Low intensity cardiovascular workouts, such as long-ass runs or walks, tend to work well as a conclusion to your intense training, because they target fatty acids as an energy source more specifically. After a workout of high intensity you have fully depleted your glycogen storages and thus left your body with no carbohydrates that it can use as energy.
What is Tabata training?
Tabata is a very short high intensity interval workout that has a serious impact on weight loss as well as other benefits. The Tabata training is my favorite form of cardio for a couple of reasons – it’s extremely quick to finish (this is perfect for people who lack the necessary free time to go to the gym for longer than 30 minutes but still want to improve their physique) and helps you achieve amazing results in a matter of no time!
The name Tabata comes from the man who invented it – Dr. Izumi Tabata, a Japanese
physician. In 1996 he conducted a study concerning high intensity interval training and the effects on the human body. His aim was to see if athletes would benefit from completing a workout, which he’s the architect of, where the subjects would perform a cycle which would be 20 seconds of ultra-intense exercise, also known as VO2 Max or maximum effort of the human body (every person has a different peak that can be considered as the maximum effort based on genetics, physical strength and physical activity), and 10 seconds of rest or 10 seconds of low intensity exercise depending on personal endurance levels. They had to complete a total of 8 cycles resulting in a total of 4 minutes of HIIT.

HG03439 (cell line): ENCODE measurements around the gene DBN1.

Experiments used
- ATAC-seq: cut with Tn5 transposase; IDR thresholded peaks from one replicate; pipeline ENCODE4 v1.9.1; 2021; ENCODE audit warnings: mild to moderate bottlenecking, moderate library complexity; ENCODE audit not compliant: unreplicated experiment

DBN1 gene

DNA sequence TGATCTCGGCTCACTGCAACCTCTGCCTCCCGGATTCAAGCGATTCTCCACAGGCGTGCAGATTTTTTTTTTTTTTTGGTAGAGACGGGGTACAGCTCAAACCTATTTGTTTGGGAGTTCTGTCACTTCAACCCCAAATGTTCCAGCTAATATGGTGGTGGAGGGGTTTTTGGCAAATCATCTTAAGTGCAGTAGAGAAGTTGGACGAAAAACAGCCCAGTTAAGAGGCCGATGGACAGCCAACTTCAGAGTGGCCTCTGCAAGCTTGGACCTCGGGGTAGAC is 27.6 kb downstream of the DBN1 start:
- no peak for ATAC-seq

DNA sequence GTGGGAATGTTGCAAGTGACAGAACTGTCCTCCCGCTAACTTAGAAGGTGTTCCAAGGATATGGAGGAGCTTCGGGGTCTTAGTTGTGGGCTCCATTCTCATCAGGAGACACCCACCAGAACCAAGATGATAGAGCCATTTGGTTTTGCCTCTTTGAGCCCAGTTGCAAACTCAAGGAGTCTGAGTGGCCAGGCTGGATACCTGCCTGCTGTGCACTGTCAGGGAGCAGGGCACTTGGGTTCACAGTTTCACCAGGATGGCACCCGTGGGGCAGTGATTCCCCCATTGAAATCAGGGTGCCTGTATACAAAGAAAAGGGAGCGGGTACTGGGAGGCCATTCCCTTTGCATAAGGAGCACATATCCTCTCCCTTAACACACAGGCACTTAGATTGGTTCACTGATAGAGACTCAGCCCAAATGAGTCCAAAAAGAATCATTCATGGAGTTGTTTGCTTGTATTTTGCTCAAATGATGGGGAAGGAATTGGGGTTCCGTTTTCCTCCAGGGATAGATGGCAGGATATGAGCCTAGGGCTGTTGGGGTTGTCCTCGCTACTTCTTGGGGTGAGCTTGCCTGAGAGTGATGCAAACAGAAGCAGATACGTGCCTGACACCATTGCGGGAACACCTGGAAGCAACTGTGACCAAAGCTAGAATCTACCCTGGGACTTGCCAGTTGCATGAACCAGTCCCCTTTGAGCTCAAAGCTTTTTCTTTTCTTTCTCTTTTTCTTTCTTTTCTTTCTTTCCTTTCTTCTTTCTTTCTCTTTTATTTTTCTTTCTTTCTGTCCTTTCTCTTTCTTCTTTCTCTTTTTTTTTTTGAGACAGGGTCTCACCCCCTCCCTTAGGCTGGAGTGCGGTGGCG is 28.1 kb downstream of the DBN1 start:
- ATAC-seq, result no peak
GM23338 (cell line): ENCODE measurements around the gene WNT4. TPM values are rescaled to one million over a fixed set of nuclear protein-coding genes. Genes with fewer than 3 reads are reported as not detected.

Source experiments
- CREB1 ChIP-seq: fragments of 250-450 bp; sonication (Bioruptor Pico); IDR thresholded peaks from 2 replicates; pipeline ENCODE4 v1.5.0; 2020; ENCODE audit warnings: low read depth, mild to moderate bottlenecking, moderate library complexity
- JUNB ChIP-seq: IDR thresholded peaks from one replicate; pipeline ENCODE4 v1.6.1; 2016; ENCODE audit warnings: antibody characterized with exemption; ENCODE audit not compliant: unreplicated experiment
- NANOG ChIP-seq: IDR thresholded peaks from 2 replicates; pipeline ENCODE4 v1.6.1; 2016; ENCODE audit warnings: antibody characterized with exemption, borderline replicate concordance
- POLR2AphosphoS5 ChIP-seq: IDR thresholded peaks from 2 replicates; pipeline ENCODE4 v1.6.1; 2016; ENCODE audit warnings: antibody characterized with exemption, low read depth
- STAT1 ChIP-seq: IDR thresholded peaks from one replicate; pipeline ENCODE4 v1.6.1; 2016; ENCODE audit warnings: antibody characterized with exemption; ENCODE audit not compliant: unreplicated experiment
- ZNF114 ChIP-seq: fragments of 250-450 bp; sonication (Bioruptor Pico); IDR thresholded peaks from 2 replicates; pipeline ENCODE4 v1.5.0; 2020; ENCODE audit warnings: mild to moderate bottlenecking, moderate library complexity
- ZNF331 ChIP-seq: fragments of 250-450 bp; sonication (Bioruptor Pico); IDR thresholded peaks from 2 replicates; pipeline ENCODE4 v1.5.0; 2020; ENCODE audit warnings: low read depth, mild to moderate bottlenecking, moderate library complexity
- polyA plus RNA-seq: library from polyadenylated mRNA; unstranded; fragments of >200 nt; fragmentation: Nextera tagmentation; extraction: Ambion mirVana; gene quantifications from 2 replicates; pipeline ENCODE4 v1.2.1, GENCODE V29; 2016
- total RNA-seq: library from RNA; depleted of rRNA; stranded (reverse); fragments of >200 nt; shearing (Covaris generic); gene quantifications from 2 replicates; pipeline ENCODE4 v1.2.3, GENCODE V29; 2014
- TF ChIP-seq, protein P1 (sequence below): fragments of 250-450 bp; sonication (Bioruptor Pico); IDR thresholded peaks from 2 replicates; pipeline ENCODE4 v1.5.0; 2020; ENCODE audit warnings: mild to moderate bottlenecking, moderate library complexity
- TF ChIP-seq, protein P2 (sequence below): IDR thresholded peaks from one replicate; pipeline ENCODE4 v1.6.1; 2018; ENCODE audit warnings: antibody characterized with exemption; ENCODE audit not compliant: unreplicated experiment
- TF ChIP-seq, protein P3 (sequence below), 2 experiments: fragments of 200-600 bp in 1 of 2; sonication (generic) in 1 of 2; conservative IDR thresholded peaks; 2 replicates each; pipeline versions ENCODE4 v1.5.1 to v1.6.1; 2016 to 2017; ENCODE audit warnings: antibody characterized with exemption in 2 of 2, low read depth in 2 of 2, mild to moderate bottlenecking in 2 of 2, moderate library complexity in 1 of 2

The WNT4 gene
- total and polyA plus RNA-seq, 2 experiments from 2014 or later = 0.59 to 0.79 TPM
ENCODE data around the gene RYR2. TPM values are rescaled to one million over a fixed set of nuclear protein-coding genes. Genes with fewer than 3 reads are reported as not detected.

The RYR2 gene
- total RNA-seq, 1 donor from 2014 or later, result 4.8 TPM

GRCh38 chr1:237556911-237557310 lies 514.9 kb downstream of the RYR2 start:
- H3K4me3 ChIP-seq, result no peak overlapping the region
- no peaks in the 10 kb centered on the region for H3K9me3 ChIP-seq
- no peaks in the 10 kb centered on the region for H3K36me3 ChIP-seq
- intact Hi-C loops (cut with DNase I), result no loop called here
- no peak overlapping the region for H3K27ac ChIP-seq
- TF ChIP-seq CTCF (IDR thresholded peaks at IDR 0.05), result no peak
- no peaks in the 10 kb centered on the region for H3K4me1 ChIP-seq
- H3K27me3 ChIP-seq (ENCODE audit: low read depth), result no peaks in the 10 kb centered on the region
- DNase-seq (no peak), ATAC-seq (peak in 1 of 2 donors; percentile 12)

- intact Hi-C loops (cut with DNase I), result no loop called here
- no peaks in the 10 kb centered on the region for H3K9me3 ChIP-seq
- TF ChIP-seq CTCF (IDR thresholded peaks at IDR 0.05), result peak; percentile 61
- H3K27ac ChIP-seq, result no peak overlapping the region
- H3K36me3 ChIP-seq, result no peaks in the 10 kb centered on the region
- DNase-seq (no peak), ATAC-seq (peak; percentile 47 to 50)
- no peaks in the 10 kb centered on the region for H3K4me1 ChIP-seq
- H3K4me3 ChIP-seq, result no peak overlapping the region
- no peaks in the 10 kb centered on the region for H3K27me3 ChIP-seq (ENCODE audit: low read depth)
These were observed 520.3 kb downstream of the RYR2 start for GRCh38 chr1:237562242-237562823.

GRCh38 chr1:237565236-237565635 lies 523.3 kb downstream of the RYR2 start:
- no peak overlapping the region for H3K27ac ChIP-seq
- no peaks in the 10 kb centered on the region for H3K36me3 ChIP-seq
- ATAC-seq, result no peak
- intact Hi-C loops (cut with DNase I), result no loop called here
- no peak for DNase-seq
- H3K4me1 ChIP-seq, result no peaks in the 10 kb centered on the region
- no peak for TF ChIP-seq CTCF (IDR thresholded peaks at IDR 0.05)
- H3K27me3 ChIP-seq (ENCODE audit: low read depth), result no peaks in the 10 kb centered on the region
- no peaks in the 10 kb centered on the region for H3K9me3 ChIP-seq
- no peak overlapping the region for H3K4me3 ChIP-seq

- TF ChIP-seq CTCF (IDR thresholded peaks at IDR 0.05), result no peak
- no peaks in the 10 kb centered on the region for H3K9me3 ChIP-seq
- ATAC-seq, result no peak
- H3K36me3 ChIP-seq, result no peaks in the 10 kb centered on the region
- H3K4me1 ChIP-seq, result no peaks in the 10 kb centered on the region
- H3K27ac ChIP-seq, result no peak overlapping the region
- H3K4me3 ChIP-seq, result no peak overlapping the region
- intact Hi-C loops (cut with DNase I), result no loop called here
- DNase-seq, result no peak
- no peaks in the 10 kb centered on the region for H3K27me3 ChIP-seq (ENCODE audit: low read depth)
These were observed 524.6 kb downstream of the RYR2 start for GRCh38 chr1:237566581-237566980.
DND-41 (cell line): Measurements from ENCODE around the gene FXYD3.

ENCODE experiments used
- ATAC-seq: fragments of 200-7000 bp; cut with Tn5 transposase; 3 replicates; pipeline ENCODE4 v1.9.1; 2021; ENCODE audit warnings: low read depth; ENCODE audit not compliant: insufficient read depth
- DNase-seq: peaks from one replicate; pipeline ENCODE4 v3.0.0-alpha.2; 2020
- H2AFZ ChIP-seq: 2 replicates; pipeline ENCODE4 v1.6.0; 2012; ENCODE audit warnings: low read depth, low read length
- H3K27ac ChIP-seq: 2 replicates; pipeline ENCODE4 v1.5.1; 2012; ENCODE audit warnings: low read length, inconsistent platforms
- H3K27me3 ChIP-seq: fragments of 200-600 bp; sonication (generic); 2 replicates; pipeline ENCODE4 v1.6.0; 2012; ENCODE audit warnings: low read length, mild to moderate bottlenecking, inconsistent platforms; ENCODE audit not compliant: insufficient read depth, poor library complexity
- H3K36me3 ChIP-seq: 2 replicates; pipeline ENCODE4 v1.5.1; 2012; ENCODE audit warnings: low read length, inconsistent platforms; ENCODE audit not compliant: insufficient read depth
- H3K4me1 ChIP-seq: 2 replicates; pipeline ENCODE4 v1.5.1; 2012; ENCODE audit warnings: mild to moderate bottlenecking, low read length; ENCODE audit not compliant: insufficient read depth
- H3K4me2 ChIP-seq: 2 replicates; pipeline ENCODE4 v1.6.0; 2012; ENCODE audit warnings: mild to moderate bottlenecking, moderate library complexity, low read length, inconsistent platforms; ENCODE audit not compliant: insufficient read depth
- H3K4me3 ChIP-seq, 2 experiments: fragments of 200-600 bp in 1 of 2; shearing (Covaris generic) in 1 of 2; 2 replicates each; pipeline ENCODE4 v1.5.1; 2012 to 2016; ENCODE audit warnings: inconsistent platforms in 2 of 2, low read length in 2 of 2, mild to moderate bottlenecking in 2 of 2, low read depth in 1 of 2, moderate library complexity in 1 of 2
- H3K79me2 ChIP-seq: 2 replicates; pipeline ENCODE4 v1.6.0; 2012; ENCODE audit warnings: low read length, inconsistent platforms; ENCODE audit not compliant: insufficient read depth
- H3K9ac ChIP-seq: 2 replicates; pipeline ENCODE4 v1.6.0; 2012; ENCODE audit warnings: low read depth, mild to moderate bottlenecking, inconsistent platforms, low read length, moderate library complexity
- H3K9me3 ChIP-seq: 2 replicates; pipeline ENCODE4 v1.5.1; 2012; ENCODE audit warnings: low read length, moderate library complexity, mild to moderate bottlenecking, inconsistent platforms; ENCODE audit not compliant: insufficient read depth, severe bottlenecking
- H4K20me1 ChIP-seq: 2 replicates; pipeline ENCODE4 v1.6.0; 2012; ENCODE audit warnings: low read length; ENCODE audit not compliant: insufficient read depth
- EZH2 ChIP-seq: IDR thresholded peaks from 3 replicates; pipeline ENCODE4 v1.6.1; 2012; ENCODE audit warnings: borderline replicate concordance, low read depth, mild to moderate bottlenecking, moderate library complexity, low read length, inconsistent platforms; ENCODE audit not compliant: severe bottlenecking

Professor Tabata took two groups and put them on an exercise program for the course of six weeks. The control group did one hour of low-to-moderate-intensity exercise five times a week. The other group were subject to his own high-intensity training.
The control group had a total of 1,800 minutes of training versus 120 minutes of training for the Tabata group. The Tabata group managed to improve both its aerobic and anaerobic fitness levels. The anaerobic fitness level increased by 28 percent.
The Tabata experiment showed that the study subjects managed to improve their overall endurance and strength by pushing against their maximum barrier. In other words, Dr. Tabata didn’t just develop a HIIT program that delivers incredible results, but also managed to provide us with tangible evidence that through high intensity resistance training your body’s strength increases. Hence, the idea to increase the weight of the rack if you want to see results in both muscle mass development and general strength.